The book made me see everything I’ve seen and done these past few years in a new light. The book does the same for the author’s own journeys. She describes how the book began when she spent about a year in Argentina (around 2003) and saw the echoes of the dictatorship of 1976-83, the lingering effects of the shock that the torture and disappearances of 30,000 people had inflicted on the society. In the years since, she traveled all over Latin America, to South Africa, to tsunami-afflicted Southeast Asia, to occupied Iraq, and to post-Katrina New Orleans.
Where others might have written a travelogue, Naomi’s genius was in seeing, in each of these situations, a different stage in the process of shock and recovery. Argentina was coming out of shock inflicted decades before. South Africans were reeling from economic shock inflicted while they were trying to recover from the many shocks of apartheid, not as far along in the process of recovery. Iraq was the place for experiments in whole new levels of shock, and New Orleans was where the lessons of those experiments were applied. This ability to build a narrative out of what might otherwise be viewed as random or disparate tragedies or horrors, is the true strength of the book. It also happens to be, as she points out, one of the best ways to defend oneself from shock, which depends on surprise.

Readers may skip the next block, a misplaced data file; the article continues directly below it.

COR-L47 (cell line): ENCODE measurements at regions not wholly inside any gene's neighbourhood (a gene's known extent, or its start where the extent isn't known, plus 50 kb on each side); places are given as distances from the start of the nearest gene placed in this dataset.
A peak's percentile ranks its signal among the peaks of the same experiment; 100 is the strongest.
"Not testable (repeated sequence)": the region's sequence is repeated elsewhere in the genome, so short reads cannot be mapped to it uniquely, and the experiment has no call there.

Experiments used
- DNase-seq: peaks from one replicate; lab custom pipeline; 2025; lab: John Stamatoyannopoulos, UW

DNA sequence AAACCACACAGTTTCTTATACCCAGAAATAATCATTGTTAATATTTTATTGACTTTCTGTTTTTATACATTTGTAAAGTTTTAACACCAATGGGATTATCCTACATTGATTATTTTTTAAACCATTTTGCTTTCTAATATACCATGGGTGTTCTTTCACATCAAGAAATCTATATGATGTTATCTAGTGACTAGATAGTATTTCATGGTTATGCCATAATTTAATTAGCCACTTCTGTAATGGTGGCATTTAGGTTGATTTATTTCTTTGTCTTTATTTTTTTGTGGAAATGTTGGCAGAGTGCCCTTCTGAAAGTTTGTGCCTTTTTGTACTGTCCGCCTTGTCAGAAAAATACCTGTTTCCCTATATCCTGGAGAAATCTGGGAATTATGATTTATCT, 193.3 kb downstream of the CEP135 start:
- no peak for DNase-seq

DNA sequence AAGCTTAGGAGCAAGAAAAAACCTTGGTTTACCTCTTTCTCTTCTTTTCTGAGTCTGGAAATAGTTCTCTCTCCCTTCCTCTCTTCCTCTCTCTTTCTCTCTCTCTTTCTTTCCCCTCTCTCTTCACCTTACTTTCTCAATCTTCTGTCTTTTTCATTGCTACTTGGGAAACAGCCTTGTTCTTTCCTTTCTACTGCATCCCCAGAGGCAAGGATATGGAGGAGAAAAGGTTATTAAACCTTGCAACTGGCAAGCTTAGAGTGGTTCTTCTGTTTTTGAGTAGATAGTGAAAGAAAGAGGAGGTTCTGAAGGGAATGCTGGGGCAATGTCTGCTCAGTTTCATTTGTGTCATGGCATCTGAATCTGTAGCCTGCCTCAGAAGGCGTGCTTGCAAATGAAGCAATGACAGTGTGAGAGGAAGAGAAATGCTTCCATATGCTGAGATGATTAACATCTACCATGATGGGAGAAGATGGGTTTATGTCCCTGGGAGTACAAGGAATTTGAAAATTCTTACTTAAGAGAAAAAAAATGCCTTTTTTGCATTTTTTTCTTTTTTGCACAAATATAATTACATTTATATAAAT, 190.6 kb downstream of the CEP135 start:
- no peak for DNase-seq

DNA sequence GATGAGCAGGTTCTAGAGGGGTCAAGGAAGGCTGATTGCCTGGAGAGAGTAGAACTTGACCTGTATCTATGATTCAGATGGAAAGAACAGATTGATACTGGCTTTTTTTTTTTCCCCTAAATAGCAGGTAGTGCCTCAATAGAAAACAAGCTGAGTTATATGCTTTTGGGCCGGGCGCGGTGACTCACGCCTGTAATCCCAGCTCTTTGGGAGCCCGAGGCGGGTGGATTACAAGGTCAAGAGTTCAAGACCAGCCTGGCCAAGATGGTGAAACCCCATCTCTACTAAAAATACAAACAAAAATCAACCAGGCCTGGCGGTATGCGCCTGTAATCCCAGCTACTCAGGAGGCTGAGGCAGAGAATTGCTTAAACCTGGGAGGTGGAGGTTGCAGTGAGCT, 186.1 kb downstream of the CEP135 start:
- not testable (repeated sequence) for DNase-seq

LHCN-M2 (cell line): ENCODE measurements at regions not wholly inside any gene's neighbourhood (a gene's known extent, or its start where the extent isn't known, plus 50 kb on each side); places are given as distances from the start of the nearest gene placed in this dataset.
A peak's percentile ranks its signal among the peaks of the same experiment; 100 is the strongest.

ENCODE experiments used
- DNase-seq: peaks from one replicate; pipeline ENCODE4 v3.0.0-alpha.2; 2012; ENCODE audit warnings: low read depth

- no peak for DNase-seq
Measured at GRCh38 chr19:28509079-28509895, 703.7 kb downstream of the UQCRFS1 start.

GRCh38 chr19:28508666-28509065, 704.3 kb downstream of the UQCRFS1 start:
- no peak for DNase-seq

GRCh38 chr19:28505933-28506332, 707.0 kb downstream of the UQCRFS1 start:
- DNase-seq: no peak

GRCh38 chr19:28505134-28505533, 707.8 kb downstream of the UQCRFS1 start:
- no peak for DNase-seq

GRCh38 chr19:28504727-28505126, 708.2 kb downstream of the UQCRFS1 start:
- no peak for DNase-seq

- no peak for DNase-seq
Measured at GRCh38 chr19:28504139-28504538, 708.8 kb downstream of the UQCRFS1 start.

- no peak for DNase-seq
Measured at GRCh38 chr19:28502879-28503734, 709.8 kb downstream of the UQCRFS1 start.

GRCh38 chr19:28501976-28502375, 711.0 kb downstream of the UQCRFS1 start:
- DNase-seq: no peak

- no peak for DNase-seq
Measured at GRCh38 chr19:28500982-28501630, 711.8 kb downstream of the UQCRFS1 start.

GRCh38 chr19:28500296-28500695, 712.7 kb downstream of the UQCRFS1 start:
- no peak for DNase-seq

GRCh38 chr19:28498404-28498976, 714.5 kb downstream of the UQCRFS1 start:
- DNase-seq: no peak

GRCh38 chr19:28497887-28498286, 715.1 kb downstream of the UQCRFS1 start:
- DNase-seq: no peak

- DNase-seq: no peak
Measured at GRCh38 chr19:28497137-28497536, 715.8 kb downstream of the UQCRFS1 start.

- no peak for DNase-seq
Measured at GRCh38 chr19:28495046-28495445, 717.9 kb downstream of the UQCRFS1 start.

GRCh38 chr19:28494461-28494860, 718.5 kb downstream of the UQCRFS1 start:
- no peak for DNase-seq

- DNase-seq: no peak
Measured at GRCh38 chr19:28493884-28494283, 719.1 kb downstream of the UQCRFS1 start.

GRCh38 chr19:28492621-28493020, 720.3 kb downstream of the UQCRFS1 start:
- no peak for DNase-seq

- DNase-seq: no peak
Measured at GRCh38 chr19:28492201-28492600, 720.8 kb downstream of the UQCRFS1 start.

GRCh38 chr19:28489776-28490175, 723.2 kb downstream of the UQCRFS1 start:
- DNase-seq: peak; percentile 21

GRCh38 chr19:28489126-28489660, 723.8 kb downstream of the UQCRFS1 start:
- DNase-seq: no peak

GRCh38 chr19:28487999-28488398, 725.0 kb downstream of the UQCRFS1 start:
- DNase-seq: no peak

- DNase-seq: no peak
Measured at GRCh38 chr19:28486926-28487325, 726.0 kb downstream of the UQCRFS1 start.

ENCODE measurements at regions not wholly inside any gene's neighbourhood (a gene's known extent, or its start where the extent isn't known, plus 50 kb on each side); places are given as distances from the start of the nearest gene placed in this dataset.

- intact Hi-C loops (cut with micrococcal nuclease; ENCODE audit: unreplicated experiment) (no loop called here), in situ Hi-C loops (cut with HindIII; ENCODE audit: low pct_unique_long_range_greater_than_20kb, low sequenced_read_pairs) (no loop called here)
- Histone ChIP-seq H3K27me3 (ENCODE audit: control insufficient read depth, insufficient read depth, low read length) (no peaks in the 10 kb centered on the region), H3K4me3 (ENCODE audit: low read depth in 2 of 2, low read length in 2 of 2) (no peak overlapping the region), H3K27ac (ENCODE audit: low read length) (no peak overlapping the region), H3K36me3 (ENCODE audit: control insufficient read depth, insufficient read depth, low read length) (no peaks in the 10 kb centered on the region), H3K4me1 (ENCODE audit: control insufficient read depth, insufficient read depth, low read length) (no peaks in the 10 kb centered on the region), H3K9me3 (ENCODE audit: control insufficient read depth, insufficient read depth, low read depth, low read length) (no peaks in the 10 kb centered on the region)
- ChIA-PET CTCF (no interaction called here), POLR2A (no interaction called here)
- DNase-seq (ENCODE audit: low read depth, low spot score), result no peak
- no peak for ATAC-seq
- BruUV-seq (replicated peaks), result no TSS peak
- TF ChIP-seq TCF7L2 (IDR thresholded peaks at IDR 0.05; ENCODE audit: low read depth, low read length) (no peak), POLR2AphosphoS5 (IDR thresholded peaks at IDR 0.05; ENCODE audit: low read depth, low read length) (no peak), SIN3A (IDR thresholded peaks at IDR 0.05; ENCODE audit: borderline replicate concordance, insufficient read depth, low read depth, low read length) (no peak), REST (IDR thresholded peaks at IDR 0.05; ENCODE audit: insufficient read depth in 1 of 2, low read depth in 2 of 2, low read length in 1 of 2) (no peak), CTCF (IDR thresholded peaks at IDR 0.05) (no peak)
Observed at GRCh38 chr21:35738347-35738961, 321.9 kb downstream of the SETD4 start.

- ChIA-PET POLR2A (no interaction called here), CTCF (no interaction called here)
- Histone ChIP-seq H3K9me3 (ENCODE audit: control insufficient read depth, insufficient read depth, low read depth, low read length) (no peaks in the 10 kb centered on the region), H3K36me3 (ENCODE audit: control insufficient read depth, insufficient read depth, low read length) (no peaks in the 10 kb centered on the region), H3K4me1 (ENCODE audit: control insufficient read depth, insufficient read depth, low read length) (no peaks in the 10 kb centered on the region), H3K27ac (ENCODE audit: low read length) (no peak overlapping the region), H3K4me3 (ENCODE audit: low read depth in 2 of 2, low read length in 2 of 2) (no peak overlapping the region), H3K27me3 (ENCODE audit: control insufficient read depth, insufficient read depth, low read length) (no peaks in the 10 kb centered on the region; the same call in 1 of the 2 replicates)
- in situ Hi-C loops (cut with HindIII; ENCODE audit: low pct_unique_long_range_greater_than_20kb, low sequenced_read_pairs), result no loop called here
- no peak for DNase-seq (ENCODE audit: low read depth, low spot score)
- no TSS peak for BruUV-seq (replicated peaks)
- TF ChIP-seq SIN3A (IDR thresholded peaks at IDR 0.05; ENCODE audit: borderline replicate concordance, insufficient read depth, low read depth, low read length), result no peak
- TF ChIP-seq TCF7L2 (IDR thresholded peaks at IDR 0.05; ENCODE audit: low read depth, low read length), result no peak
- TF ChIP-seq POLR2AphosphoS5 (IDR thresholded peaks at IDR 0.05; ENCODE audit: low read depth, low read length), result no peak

The book has 7 parts. Part 1 describes the basics of the shock doctrine through the story of Ewen Cameron, a Montreal psychiatrist who carried out experiments on his unwilling patients for the CIA in the 1950s, destroying their personalities with electric shock, sleep and sensory deprivation, and drugs. Cameron is the doctor of physical shock. The economic shock doctor of the book is Milton Friedman and his ‘Chicago Boys’, whose attempts to impose ‘pure’ capitalism on socialist or mixed economies offer a precise analogy to Cameron’s attempts to erase personalities through torture. Cameron’s experiments ended up in torture manuals that guided the destruction of many people’s bodies in poor countries. Friedman’s doctrines ended up in economic policy documents that guided the destruction of these countries’ economies. The first laboratories of the shock doctrine were the dictatorships of the Southern Cone of South America – Argentina, Chile, Brazil, Uruguay (and Indonesia). These laboratories are described in Part 2, along with, in Part 3, a description of how the shock doctrine was adopted in the West, starting with Thatcher’s UK and Reagan’s US.